Talk: What is an agile coach, really?
More and more frequently, ScrumMasters and project managers are being asked to coach agile teams. But it’s a challenging role. It requires new skills – as well as a subtle understanding of when to step in and when to step back. Migrating from “command and control” to agile coaching requires a whole new mind-set.
This leaves many wondering, “What is my role in a self-organized team? How do I help the team yet stay hands-off?” Many respond by going too far to either extreme. This session turns these questions into answers, and answers into action by offering provocative views into coaching done well and practical ways to get there by adapting skills from professional coaching, conflict management, teaching, collaboration and more. In this session, we will explore these topics: Key mindset shifts successful agile coaches achieve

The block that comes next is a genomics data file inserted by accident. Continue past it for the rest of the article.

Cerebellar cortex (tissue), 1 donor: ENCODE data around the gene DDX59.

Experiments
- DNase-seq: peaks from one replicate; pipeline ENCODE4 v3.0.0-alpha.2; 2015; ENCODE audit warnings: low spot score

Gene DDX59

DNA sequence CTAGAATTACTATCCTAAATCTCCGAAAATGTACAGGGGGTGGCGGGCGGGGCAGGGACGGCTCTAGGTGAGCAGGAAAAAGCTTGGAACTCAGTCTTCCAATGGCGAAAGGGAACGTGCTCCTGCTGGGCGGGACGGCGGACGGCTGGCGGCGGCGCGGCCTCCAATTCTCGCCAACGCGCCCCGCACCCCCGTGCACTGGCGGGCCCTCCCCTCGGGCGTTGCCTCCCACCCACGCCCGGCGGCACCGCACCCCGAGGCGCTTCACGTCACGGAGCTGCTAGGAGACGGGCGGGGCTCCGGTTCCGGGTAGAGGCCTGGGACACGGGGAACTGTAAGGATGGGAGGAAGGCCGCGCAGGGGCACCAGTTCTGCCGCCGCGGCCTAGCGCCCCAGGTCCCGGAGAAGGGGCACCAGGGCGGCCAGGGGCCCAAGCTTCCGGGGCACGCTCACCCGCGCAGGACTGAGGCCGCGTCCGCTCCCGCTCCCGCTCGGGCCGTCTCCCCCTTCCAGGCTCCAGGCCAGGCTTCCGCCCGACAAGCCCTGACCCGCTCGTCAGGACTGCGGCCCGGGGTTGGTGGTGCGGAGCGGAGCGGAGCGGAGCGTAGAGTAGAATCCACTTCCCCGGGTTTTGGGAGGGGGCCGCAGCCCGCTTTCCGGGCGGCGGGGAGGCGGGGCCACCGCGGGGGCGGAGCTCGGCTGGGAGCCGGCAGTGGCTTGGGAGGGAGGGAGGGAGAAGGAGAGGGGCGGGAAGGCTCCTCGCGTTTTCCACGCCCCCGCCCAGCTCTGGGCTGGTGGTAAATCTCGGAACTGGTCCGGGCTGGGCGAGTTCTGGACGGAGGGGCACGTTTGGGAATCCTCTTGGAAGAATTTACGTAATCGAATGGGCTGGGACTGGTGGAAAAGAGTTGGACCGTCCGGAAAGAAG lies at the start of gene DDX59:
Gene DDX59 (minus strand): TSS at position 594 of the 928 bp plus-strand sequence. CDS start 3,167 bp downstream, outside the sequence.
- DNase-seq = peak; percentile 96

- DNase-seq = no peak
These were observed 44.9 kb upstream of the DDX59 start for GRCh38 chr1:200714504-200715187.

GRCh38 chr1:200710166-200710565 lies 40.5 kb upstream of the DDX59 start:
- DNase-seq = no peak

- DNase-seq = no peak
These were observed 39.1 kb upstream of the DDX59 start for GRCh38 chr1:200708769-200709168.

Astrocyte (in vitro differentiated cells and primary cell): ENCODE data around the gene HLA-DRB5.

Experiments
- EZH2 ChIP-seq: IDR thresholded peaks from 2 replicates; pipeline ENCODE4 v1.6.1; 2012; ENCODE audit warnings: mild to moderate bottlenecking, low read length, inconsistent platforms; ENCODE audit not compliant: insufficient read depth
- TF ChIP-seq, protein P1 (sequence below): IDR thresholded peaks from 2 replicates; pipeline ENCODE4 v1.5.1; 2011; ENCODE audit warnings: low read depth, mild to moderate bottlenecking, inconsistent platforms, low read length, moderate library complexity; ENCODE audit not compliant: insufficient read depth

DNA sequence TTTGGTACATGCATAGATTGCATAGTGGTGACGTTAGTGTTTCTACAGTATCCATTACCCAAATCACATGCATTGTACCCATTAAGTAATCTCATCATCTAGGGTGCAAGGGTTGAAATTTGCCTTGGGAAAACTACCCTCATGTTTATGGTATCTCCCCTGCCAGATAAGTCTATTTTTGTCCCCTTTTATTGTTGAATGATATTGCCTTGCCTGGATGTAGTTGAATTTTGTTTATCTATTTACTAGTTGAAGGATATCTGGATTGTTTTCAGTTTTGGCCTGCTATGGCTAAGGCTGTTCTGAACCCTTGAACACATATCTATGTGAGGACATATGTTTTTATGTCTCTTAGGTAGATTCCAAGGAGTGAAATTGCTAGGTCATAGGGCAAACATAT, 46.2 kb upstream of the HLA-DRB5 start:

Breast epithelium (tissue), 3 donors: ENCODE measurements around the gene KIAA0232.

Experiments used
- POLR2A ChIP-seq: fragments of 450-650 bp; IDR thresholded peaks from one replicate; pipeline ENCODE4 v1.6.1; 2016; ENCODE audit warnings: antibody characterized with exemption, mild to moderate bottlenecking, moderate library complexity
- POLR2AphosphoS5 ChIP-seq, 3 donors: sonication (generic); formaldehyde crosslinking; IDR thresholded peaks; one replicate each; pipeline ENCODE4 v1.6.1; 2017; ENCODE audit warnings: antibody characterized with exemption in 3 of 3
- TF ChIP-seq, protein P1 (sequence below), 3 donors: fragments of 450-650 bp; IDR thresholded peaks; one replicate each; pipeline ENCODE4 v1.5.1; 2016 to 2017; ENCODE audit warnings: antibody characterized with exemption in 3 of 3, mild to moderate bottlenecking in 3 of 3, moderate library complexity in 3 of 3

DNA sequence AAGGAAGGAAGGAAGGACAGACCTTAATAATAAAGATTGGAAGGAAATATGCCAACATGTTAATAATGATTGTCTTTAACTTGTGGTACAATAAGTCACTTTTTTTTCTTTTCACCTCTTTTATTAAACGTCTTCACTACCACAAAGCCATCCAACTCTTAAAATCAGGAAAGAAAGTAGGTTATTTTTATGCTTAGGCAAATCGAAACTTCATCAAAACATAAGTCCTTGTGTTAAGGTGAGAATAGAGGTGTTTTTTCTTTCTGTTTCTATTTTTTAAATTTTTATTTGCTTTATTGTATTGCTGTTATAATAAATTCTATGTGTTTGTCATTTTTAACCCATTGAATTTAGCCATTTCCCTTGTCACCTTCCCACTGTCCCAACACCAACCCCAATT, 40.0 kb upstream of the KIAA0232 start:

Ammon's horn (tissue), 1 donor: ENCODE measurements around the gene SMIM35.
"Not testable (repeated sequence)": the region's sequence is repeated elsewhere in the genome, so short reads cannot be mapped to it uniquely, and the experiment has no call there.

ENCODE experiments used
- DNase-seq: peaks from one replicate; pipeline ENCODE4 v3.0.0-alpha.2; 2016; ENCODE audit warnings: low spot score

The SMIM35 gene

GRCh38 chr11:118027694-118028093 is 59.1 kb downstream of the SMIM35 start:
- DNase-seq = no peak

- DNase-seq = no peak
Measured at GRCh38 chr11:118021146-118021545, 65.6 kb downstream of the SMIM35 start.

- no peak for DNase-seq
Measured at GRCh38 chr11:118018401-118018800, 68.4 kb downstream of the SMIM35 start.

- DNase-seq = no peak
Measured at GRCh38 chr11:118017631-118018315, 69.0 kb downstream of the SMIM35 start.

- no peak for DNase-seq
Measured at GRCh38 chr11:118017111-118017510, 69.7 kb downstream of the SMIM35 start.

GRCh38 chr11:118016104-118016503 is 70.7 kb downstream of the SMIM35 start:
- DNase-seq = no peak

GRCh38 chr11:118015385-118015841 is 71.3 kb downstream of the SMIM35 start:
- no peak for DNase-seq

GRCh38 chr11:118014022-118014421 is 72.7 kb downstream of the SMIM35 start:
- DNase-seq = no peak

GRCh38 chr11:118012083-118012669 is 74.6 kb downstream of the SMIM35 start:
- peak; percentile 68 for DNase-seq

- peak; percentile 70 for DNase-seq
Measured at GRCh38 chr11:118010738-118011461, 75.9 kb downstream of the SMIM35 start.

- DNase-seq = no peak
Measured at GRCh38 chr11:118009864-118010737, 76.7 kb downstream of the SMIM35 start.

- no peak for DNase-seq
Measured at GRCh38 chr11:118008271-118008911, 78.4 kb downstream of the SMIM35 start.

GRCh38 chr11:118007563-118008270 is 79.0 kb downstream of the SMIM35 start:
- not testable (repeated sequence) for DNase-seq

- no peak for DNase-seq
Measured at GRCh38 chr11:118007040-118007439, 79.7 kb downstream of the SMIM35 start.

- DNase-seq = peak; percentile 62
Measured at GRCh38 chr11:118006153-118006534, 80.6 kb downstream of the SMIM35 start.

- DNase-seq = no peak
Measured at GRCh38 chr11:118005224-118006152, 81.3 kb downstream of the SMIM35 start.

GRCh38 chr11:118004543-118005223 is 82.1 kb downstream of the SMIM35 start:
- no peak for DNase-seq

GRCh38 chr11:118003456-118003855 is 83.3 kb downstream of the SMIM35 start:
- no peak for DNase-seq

What skills from allied disciplines do agile coaches bring to their teams?
Ways to measure your success and improvement as a coach
As an agile coach, you can help project teams become outstanding at agile, creating products that make them proud and helping organizations reap the powerful benefits of teams that deliver both innovation and excellence. Come see how.
Lyssa Adkins has taught Scrum to hundreds of students, coached dozens of agile teams and served as master coach to many apprentice coaches since 2004. Coaching coaches one-on-one and in small groups, she enjoys a front-row seat as remarkable agile coaches emerge and go on to entice the very best from the teams they coach. Prior to agile, Adkins had more than fifteen years of expertise leading project teams and groups of project managers in large and small consulting firms, commercial software companies, and the Fortune 500, yet nothing prepared her for the power of Agile done simply and well. She teaches the Coaching Agile Teams training course which allows agile coaches to learn, practice and deepen the skills and mind-sets offered in the book of the same title